Thursday, January 17, 2008

Respec Notes

So, the time has come to fix up my hunter’s build a little. No, this isn’t the great hunter experiment of 2007 where I run simultaneous runs with two different specs and all other variables held constant. That experiment has for the most part fallen by the wayside as I’m not that eager to go to Beast Master. Instead this is more in line with some things I knew I had done wrong when I first went to my build after hitting 70. This was only exacerbated by the post in mid-December by BRK about the (and I'm paraphrasing) dungbombs in the marksman tree. When I actually looked, I found I'd taken most of the dungbombs listed. Lest anyone think I'm a "bad hunter" and needed my shortcomings pointed out by BRK, I knew that I'd taken some less than optimal choices, but unless something is really broken, I quite often go back and fix it.

That said, I thought I'd share my personal philosophy on how to best respec. Here it comes another list.

  1. Determine why you are respeccing. Is it to change to a completely new build? Are you intending to take on another role within your class? Is it to make microscopic adjustments to your build? If you don't understand what you're trying to accomplish, how can you determine your success?
  2. Faithfully copy your build into an online talent calculator (like the one at Wowhead). Preferably this one should be something that can print a text version of your build. Double check and make sure you've copied your build exactly. Print this build.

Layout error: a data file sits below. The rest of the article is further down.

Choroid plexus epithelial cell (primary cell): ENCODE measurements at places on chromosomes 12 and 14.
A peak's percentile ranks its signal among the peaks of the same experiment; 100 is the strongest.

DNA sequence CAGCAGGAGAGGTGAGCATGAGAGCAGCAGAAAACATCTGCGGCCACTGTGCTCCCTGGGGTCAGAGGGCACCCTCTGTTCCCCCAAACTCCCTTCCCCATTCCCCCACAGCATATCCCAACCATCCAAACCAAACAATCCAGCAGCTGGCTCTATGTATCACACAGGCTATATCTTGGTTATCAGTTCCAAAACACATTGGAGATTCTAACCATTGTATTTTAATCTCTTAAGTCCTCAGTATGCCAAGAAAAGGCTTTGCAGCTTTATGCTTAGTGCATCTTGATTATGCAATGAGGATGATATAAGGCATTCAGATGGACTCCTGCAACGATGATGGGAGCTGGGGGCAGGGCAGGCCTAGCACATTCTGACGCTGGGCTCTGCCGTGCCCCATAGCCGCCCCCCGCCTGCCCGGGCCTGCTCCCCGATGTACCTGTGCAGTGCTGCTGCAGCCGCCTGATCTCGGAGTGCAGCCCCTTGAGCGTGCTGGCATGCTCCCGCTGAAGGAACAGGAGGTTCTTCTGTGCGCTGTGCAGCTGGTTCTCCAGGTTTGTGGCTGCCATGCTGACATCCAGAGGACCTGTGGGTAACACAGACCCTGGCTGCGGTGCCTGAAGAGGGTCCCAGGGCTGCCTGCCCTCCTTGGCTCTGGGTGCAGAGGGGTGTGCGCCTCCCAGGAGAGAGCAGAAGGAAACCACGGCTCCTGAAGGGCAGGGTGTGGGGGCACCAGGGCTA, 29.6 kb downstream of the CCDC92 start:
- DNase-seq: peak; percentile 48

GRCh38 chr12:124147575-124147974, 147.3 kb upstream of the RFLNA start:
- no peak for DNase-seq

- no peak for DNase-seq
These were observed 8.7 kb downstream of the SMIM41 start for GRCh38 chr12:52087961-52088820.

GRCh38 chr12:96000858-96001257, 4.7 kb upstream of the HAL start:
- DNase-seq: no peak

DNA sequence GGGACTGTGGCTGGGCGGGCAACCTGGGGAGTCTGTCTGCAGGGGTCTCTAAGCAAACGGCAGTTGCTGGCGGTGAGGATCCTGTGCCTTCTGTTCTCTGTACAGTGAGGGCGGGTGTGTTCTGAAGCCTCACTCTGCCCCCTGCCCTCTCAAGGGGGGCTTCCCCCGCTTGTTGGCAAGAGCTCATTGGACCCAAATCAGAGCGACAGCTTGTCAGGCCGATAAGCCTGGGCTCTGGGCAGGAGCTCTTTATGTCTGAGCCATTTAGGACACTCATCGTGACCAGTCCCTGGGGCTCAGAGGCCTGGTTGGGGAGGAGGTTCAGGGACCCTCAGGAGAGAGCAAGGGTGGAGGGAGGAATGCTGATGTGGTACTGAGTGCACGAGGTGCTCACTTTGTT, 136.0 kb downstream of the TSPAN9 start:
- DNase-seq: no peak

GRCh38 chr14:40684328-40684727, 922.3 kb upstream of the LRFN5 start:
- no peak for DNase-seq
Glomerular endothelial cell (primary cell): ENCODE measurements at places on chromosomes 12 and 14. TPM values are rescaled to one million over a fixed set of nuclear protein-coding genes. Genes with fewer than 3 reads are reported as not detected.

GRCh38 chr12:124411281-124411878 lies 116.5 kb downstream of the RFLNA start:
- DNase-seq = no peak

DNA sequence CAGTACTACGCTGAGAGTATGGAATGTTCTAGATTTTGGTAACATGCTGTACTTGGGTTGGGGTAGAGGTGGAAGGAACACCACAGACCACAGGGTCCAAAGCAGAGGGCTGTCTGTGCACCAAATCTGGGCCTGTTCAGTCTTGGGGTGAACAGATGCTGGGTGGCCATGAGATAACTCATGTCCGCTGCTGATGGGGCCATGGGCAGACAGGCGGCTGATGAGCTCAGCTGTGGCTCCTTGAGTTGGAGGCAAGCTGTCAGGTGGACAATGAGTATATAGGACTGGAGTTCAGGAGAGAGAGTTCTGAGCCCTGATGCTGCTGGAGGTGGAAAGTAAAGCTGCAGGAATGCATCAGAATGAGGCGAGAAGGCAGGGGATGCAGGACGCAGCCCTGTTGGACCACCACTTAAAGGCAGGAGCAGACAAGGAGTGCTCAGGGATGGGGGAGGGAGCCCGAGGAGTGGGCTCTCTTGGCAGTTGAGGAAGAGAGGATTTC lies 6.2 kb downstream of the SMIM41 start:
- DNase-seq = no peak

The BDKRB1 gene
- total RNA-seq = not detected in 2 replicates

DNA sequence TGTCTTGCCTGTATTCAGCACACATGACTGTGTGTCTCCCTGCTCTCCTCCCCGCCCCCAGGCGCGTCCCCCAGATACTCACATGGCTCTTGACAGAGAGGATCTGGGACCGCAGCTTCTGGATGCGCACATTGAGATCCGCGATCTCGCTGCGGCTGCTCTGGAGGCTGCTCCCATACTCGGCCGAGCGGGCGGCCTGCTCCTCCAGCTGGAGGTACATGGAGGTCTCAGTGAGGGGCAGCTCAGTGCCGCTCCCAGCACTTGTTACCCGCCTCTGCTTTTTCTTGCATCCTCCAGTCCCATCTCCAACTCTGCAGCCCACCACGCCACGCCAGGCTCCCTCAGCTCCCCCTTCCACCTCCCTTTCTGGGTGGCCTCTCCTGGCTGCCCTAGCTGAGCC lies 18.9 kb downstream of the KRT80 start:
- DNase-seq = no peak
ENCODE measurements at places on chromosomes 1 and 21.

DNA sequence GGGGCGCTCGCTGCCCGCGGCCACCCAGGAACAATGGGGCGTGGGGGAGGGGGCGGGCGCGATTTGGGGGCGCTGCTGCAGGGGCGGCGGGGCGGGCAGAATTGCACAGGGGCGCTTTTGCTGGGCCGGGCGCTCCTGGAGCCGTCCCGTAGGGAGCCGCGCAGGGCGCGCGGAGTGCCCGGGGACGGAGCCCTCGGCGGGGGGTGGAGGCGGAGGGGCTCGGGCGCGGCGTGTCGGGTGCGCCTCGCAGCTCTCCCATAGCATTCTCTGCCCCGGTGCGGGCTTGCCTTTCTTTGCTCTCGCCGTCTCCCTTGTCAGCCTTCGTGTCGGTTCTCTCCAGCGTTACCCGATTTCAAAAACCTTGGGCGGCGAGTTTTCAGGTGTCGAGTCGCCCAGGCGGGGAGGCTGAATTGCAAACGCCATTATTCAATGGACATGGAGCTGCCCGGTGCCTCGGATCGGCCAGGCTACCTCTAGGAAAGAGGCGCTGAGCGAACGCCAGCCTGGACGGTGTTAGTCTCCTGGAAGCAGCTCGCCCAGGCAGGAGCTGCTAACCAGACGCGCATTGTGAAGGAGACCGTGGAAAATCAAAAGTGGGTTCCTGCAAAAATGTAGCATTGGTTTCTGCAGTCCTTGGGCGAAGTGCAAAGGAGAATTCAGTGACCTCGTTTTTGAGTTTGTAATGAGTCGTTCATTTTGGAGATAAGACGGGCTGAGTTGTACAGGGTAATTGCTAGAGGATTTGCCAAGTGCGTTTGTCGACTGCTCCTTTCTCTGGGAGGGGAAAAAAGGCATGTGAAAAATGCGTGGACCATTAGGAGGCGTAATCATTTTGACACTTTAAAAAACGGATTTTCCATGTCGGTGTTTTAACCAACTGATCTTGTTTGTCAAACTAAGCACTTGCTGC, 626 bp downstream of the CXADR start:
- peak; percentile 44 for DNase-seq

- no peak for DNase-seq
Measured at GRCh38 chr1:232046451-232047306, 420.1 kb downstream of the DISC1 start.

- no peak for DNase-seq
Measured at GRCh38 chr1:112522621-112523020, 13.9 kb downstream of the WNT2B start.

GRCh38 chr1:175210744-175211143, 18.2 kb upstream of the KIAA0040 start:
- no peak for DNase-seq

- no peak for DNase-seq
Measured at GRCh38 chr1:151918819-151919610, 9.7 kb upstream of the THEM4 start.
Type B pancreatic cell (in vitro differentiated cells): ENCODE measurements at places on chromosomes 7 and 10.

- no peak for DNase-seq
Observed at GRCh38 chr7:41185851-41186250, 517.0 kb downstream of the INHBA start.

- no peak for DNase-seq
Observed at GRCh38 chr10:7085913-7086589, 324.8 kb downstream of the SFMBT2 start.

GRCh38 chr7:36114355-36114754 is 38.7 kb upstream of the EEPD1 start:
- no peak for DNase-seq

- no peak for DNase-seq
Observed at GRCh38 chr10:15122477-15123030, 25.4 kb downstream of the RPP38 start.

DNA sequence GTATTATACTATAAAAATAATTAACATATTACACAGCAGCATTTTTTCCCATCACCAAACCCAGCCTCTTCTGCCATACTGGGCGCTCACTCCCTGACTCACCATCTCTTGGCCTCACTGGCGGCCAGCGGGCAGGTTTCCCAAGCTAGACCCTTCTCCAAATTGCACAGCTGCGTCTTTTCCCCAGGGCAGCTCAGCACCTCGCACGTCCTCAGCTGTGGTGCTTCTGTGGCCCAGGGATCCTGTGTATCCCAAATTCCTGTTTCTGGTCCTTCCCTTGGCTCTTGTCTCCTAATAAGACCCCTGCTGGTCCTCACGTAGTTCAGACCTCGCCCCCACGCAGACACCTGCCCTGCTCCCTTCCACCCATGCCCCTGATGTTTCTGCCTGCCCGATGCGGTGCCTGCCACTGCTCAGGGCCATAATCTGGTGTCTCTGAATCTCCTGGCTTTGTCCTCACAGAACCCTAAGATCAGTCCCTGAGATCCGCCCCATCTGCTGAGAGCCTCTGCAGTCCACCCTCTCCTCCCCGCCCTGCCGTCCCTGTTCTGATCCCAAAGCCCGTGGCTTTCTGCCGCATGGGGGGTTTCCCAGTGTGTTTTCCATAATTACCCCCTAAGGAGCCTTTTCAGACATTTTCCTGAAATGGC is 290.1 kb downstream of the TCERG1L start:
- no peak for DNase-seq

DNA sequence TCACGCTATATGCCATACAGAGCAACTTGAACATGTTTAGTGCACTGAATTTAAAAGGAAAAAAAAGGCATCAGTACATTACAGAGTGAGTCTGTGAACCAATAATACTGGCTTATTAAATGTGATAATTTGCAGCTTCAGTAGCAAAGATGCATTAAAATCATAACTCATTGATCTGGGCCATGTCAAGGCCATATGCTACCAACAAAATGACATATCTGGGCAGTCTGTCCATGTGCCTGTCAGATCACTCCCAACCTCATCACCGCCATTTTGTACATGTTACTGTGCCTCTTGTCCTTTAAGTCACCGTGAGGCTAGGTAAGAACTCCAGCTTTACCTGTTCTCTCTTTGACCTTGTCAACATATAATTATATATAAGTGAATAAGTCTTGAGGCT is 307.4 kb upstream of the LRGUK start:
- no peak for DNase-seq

3. Reset the talent calculator and build your new proposed build. Print this too.
  4. Mark the two print-outs with labels. (I reccommend "OLD" and "NEW." Use whatever makes sense to you!)
  5. Cross out any skills that are in common between the two builds in every way. There is no net loss or gain from those skills between the two builds. They are the same in every way.
  6. Open your favorite word processing program (that supports tables) or spreadsheet program. Make the following columns: Skill, Old Effect, Old Rank, New Effect, New Rank, Net Effect, +/-, Weight.
  7. Using one line for each skill that's different begin filling in the table. When you get to the +/- column mark + for a new ability, - for an ability you lose on respec. Assign a weight from1-5 in the weight column.
  8. Add up the pluses and minuses. This tells me whether I should respec or not. That is if my assigned weight to the skill makes it "worth it."
That's it. Happy respec!

3 comments:

angry pallidin said...

Your process is too time intensive, and not enuf EXPERIMINTATION, personal philosophy and experince is that thisngs may look good on paper, but not so good in practice. Whatever the reason: not your play style; the + aren't as good in the long run; its hard to do it all just on paper and then say im happy. I belive that experimentation (actually playing the new build on ur toon) is the best way to fin short comings in a new or old spec. Scince the old addage "you never know till you try " applies here i think that experimentation is a big part if not bigger that the research. Yes the research is crucial but not as improtant as the practice. So i guess in the end it my opinion as a person who heavily follows the scientific process. So remember Its just a hypothosis until you do the math then its a theory, only after its been tried and tested, with the desierd results is it TRUTH

Brehm said...

Granted, I never discussed playing the spec. I guess I ended my post too soon. In my defense, I'm only at the point of building what I think will be a good build. It will need to be fully tested. I would've mentioned that if I were at that point in my process. Apologies.

You wake it, you tank it. said...

So remember Its just a hypothosis until you do the math then its a theory, only after its been tried and tested, with the desierd results is it TRUTH
(emphasis mine)

I'm just going to play devils advocate and point out that science doesn't prove "Truths". It only disproves hypothesis.


But, you know, devil's advocate....